Some countries have dedicated a specific time to celebrate trees. Australia holds its largest community tree-planting event in late July, while the United Kingdom hosts an annual National Tree Week in late November to launch the start of the winter planting season. At a global level, the United Nations announced March 21 to be International Day of Forests to highlight the importance of all types of trees.
In the UAE, the ghaf, which goes by its scientific name prosopis cineraria but is also known as shami or khejri, was declared as the national tree in 2008 – due to its cultural, historical, and environmental significance. The ghaf tree tolerates harsh conditions and makes them hospitable for those around it. There is a saying that goes thus: “Death will not visit a man, even at the time of a famine, if he has a ghaf, a goat and a camel, since the three together will sustain a man even under the most trying conditions."
The branches, bark, leaves, flowers, and roots of the ghaf all provided rich resources and habitat for the UAE’s wildlife and inhabitants, making it an integral part of the food chain. Many birds such as the desert eagle owl, yellow-throated sparrow and brown-necked raven build their nests on its branches. Desert livestock fed largely on its nutritious leaves. During famines, its pods provided nourishment, and its bark was grounded into flour to make cakes. Its slightly bitter leaves continue to be finely chopped in salads and crumbled over salted fish and rice. It provided shade and shelter in the summer’s swelter. Its reddish-brown wood provided material for building houses, furniture, and livestock barns, while also serving as excellent firewood.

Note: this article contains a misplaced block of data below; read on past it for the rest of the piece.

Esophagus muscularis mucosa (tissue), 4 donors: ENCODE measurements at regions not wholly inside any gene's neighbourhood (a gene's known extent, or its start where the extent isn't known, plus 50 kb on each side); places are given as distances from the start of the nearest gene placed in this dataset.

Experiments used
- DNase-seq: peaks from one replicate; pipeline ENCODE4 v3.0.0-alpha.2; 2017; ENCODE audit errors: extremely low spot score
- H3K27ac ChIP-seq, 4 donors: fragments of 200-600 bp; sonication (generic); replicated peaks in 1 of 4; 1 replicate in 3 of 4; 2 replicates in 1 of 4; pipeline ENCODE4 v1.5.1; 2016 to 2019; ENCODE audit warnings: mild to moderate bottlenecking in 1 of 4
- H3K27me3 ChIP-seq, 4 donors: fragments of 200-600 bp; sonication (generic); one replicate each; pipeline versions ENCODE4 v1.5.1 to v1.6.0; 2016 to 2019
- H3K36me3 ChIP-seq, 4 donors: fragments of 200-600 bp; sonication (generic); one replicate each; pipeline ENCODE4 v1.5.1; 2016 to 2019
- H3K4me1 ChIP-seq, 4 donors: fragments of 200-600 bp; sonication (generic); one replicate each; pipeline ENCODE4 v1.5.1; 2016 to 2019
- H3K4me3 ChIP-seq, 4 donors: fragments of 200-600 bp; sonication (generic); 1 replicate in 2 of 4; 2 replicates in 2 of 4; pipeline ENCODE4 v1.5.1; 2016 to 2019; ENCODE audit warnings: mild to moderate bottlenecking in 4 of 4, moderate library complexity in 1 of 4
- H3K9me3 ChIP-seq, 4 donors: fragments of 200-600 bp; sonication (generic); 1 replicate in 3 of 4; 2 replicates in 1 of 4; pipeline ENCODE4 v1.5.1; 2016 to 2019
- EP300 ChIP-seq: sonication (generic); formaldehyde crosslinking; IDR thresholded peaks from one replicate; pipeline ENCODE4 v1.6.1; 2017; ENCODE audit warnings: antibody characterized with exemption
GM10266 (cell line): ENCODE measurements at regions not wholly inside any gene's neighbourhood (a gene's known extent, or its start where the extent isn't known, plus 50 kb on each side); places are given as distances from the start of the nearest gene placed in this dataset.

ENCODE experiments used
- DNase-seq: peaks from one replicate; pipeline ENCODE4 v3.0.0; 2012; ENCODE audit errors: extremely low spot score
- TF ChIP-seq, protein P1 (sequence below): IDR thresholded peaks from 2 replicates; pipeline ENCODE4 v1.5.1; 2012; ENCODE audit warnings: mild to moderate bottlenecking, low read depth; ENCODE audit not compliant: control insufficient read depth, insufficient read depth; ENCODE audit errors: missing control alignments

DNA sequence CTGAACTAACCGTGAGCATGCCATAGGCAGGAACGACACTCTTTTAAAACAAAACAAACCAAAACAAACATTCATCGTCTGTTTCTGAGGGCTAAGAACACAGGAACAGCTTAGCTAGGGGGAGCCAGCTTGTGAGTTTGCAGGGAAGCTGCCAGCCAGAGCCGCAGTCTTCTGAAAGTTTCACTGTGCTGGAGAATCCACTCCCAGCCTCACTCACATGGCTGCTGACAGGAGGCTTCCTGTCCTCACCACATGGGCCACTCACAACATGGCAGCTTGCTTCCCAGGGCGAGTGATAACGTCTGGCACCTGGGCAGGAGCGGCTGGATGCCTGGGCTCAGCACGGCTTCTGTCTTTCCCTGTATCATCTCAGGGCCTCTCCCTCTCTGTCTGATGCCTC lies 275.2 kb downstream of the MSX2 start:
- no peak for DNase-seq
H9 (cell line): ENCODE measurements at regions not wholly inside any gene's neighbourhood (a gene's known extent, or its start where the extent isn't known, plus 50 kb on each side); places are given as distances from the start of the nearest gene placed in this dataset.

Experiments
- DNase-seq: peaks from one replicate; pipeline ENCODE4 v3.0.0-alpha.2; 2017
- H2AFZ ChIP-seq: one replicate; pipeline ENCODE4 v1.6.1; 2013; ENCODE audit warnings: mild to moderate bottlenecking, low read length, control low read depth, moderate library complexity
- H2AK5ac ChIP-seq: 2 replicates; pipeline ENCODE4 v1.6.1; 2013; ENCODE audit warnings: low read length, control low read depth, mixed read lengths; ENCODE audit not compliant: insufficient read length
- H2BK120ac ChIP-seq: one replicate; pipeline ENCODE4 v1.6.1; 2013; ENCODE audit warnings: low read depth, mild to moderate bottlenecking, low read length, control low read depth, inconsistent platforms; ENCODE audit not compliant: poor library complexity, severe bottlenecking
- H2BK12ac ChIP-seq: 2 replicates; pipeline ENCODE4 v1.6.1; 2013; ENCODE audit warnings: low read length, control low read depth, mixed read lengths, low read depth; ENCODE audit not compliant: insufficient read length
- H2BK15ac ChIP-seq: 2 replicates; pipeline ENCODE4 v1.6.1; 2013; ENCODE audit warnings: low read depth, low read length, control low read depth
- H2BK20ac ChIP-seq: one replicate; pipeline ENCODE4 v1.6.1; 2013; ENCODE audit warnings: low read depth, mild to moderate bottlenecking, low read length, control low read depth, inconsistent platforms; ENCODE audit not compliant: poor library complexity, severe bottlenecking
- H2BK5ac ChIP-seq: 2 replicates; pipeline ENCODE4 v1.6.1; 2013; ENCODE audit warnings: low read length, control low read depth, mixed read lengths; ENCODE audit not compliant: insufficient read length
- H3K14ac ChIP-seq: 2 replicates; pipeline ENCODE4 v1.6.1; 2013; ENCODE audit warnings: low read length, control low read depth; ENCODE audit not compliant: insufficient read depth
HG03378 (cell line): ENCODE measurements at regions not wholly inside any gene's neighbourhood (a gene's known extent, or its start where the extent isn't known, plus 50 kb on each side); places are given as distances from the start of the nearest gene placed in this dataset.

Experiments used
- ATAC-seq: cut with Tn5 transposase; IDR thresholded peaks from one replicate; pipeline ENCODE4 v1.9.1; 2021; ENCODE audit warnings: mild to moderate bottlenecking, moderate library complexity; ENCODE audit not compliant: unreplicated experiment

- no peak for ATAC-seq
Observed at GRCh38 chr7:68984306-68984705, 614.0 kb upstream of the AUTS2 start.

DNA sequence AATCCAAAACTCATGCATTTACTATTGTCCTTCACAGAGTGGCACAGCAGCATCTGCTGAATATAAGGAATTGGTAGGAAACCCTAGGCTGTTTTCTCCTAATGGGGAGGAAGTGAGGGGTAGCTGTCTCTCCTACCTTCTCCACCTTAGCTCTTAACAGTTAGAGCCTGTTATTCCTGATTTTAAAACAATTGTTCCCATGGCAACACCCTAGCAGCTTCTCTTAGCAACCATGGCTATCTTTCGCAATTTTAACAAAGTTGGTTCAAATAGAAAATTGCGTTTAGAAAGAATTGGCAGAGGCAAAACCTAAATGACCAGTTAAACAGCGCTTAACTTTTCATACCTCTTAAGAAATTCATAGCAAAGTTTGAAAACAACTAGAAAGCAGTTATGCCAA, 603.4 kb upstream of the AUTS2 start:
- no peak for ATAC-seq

The ghaf is also used in traditional medicines to treat rheumatism, asthma, bronchitis and bites from scorpions and snakes. The tree provides environmental benefits, exhaling oxygen to reduce carbon emissions, stabilising sand dunes, improving soil fertility and boosting the growth of crop plants under its shade. With all the benefits it provides, the ghaf remains durable, living in harsh conditions and surviving scorching heat. It can withstand drought as its roots can delve more than 30 metres below the earth to reach water ordinary plants cannot tap into. Some species of the ghaf tree can live for more than 200 years.
The shade of the ghaf tree also served as a meeting point for community gatherings. Under its branches, the UAE’s tribal leaders held important meetings and listened to and consulted with their citizens.
The ghaf tree's stability, adaptability, and co-existence in a diverse ecosystem make it a paradigm of tolerance. It comes to no surprise then that it was chosen as the logo of the Year of Tolerance. The UAE is a multicultural society with more than 200 nationalities growing in harmonious co-existence. Just as a ghaf tree stands resolute and tall while serving diverse desert ecosystems, so too the UAE hosts diversity while preserving its deeply rooted tradition and customs.
That is the ghaf’s story and, in turn, it is ours.
Fatima Al Fahim is a writer and Oxford University graduate in public policy